Carlos Santana has resumed baseball activities

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Paul Hoynes says that Sandy Alomar says that  Carlos Santana feels “great” and is currently doing baseball activities.  Given the nature of that grapevine, it’s safe to assume that Paul also says that Sandy says that Carlos likes Heather, but that he doesn’t like-like her, but that could all change at the Snowball Dance next month.

Anyway, this is good news for the Tribe. That injury to Santana’s knee looked positively horrific at the time.  Before the injury he hit .260/.401/.467 with six home runs, 22 RBI and an 868 OPS over his first 192 major league plate appearances. I watched him a bunch here in Columbus last year and the guy was an absolute beast.  If he’s healthy, he will be one of the few truly bright spots for the Indians in 2011.

 

Aaron Judge set a new postseason strikeout record

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For a few days, it looked like Aaron Judge was finally hitting his stride in the postseason. He was still striking out at a regular clip, piling more and more strikeouts atop the 16 he racked up in the Division Series, but he was mashing, too. He engineered a three-run homer during Game 3 of the Championship Series, followed by another blast and game-tying double in Game 4. His one-out double helped pad a five-run lead in Game 5, while his 425-footer off of Brad Peacock barely made a dent during a 7-1 loss in Game 6. And then Lance McCullers‘ curveball found and fooled him, as it did five of the 14 batters it met in Game 7:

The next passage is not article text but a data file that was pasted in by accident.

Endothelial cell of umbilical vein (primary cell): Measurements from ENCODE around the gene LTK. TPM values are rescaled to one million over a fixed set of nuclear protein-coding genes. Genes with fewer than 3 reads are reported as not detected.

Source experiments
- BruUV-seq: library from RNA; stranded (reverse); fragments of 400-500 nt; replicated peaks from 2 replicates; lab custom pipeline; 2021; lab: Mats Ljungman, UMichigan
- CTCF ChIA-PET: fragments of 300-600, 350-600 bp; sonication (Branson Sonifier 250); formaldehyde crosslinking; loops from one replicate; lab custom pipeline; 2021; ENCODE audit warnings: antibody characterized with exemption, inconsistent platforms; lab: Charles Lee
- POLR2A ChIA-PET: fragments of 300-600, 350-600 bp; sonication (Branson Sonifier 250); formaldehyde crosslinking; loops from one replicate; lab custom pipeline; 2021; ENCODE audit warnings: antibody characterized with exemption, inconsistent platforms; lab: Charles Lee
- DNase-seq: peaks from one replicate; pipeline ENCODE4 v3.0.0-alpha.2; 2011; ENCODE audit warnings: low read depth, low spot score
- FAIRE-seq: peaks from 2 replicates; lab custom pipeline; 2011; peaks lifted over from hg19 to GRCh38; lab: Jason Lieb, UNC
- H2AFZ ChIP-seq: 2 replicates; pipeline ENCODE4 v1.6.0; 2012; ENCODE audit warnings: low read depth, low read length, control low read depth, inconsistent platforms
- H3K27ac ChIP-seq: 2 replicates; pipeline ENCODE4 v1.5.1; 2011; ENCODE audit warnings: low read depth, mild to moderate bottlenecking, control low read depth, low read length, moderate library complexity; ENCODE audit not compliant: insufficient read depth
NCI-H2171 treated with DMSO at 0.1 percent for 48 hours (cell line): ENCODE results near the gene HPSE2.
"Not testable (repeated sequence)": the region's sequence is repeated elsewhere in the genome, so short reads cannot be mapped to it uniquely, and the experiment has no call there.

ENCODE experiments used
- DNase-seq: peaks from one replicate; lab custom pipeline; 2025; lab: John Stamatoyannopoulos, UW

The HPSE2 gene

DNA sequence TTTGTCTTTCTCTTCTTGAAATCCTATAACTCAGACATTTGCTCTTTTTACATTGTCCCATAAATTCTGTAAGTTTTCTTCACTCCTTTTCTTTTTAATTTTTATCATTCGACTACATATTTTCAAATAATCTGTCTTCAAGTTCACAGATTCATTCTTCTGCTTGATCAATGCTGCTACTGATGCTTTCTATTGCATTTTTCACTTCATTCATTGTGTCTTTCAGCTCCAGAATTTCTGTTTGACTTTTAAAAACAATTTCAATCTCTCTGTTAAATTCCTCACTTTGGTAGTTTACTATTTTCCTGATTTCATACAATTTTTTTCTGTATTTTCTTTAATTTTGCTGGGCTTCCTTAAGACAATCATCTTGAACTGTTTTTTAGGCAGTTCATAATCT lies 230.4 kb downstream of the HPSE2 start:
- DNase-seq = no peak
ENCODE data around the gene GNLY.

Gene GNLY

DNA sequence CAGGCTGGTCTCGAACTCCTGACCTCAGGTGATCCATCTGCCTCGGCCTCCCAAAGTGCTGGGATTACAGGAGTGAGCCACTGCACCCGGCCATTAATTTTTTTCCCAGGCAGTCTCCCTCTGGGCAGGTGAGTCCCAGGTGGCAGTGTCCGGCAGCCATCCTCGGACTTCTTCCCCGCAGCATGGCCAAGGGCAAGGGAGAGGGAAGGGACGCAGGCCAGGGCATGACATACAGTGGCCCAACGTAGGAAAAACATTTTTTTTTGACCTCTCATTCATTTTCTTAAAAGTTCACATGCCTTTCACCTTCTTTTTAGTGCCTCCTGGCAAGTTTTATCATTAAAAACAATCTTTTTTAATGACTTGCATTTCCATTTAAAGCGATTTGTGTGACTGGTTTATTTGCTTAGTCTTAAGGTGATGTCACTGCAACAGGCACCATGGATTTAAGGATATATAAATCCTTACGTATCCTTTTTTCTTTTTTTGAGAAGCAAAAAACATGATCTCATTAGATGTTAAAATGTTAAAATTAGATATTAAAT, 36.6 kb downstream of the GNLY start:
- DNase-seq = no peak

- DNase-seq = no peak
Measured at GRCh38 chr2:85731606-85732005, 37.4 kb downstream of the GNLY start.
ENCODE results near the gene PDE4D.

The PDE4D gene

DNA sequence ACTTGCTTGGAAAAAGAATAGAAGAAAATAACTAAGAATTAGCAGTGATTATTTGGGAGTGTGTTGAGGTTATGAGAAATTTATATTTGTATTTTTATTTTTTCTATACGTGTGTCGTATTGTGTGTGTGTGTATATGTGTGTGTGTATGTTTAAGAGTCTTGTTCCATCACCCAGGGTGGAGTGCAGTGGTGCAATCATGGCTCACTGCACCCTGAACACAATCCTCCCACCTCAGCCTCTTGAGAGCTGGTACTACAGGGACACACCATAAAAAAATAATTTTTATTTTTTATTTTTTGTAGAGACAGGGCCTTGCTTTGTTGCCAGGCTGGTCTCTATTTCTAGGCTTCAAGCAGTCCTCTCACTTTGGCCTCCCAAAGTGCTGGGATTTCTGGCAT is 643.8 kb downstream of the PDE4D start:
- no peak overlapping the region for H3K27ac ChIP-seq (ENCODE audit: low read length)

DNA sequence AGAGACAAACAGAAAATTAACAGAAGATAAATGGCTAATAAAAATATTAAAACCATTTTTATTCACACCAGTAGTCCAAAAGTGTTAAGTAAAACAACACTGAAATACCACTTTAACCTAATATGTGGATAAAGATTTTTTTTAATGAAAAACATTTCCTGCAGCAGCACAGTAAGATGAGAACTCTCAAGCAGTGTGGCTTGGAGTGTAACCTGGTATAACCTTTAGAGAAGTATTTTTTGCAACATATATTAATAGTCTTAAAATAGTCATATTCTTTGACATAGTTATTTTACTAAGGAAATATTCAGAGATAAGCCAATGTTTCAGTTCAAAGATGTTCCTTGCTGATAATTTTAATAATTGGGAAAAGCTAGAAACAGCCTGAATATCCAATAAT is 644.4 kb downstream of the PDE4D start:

The strikeout was Judge’s first of the evening and 27th since the start of the playoffs. No other major league batter has racked up that many strikeouts in a single postseason, though Alfonso Soriano’s 26-strikeout record in 2003 comes the closest. Within that record, Judge also collected three golden sombreros (four strikeouts in a single game), narrowly avoiding the dreaded platinum sombrero (five strikeouts in a single game).

It’s an unfortunate footnote to a spectacular year for the rookie outfielder, who decimated the competition with 52 home runs and 8.2 fWAR during the regular season and was a pivotal part of the Yankees’ playoff run. Thankfully, the image of McCullers’ curveball darting just under Judge’s bat won’t be the image that sticks with us for years to come. Instead, it’ll look something like this: